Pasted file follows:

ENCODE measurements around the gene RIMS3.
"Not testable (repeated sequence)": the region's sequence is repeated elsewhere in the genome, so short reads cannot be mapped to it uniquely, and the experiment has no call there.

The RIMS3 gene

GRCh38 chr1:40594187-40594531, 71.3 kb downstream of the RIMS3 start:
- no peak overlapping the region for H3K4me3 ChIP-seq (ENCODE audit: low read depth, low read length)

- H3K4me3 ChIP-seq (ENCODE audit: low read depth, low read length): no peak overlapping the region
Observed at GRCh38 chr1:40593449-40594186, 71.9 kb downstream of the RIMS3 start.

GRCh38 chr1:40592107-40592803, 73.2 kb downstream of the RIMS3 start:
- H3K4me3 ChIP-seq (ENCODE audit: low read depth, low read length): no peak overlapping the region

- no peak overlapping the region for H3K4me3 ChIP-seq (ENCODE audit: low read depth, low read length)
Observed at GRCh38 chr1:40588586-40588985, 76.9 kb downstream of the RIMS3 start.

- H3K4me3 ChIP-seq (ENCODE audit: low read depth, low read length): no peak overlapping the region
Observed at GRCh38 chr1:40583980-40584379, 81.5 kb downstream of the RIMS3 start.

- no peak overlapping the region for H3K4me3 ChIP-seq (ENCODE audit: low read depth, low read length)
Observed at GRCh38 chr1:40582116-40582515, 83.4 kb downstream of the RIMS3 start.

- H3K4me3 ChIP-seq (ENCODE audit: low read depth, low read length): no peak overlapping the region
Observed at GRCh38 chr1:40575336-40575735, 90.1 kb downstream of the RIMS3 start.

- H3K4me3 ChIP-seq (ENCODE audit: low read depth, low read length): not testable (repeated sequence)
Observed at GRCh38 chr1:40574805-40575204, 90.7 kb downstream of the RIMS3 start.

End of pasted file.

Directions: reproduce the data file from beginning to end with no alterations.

ENCODE measurements around the gene RIMS3.
"Not testable (repeated sequence)": the region's sequence is repeated elsewhere in the genome, so short reads cannot be mapped to it uniquely, and the experiment has no call there.

The RIMS3 gene

GRCh38 chr1:40594187-40594531, 71.3 kb downstream of the RIMS3 start:
- no peak overlapping the region for H3K4me3 ChIP-seq (ENCODE audit: low read depth, low read length)

- H3K4me3 ChIP-seq (ENCODE audit: low read depth, low read length): no peak overlapping the region
Observed at GRCh38 chr1:40593449-40594186, 71.9 kb downstream of the RIMS3 start.

GRCh38 chr1:40592107-40592803, 73.2 kb downstream of the RIMS3 start:
- H3K4me3 ChIP-seq (ENCODE audit: low read depth, low read length): no peak overlapping the region

- no peak overlapping the region for H3K4me3 ChIP-seq (ENCODE audit: low read depth, low read length)
Observed at GRCh38 chr1:40588586-40588985, 76.9 kb downstream of the RIMS3 start.

- H3K4me3 ChIP-seq (ENCODE audit: low read depth, low read length): no peak overlapping the region
Observed at GRCh38 chr1:40583980-40584379, 81.5 kb downstream of the RIMS3 start.

- no peak overlapping the region for H3K4me3 ChIP-seq (ENCODE audit: low read depth, low read length)
Observed at GRCh38 chr1:40582116-40582515, 83.4 kb downstream of the RIMS3 start.

- H3K4me3 ChIP-seq (ENCODE audit: low read depth, low read length): no peak overlapping the region
Observed at GRCh38 chr1:40575336-40575735, 90.1 kb downstream of the RIMS3 start.

- H3K4me3 ChIP-seq (ENCODE audit: low read depth, low read length): not testable (repeated sequence)
Observed at GRCh38 chr1:40574805-40575204, 90.7 kb downstream of the RIMS3 start.